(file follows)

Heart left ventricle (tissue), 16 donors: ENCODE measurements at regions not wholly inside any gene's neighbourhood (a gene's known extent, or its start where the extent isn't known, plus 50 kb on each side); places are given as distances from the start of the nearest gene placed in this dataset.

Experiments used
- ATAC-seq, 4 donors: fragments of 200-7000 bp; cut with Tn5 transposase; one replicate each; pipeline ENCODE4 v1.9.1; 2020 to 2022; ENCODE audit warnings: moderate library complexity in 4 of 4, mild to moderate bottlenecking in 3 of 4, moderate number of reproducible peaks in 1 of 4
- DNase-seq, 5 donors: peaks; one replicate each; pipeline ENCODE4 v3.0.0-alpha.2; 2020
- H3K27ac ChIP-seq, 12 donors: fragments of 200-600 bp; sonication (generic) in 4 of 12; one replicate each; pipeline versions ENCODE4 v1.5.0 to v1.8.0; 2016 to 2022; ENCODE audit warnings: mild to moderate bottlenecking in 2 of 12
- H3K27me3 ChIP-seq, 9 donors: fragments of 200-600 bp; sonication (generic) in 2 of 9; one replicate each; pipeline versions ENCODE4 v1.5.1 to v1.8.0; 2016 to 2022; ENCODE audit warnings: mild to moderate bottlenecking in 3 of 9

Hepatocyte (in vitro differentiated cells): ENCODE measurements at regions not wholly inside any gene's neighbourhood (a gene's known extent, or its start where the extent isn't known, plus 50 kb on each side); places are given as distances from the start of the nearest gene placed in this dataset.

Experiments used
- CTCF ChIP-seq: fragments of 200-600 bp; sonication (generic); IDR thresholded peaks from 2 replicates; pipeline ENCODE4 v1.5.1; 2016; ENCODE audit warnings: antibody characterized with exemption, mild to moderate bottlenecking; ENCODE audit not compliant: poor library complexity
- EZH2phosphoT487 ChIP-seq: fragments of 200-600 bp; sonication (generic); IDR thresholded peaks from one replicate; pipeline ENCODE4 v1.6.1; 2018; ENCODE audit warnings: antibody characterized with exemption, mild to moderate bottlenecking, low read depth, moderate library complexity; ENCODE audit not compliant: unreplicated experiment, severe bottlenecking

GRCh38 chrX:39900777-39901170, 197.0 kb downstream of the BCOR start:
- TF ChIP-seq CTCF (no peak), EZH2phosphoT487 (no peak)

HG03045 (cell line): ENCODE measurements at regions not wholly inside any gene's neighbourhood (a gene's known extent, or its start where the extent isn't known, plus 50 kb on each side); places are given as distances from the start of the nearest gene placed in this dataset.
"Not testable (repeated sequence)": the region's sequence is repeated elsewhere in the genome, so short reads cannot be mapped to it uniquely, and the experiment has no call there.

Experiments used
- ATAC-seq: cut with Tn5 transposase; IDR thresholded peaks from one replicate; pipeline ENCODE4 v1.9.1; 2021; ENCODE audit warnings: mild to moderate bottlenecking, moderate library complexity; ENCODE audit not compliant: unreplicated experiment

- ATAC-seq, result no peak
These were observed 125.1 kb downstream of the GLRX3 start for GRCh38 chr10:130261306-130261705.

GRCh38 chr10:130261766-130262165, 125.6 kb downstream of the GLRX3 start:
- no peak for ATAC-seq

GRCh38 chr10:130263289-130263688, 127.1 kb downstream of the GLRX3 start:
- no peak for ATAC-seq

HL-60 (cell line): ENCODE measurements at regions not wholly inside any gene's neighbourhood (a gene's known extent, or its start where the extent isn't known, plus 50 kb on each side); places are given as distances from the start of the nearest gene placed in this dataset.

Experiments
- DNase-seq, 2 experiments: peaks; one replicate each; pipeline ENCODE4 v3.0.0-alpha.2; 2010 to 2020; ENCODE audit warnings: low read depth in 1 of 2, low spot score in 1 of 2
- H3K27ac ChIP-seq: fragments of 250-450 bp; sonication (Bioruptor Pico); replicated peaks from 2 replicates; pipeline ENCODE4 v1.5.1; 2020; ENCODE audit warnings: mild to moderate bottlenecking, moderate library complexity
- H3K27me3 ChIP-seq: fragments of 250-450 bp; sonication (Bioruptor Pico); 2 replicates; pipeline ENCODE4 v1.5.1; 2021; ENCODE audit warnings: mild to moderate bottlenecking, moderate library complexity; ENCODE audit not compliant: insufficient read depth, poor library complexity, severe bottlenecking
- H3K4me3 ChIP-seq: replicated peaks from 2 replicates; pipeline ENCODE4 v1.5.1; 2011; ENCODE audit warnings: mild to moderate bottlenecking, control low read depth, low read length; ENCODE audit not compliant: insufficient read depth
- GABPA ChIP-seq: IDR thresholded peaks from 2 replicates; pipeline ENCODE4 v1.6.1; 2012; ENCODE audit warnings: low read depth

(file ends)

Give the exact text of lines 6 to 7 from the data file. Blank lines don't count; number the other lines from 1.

- H3K27me3 ChIP-seq, 9 donors: fragments of 200-600 bp; sonication (generic) in 2 of 9; one replicate each; pipeline versions ENCODE4 v1.5.1 to v1.8.0; 2016 to 2022; ENCODE audit warnings: mild to moderate bottlenecking in 3 of 9

Hepatocyte (in vitro differentiated cells): ENCODE measurements at regions not wholly inside any gene's neighbourhood (a gene's known extent, or its start where the extent isn't known, plus 50 kb on each side); places are given as distances from the start of the nearest gene placed in this dataset.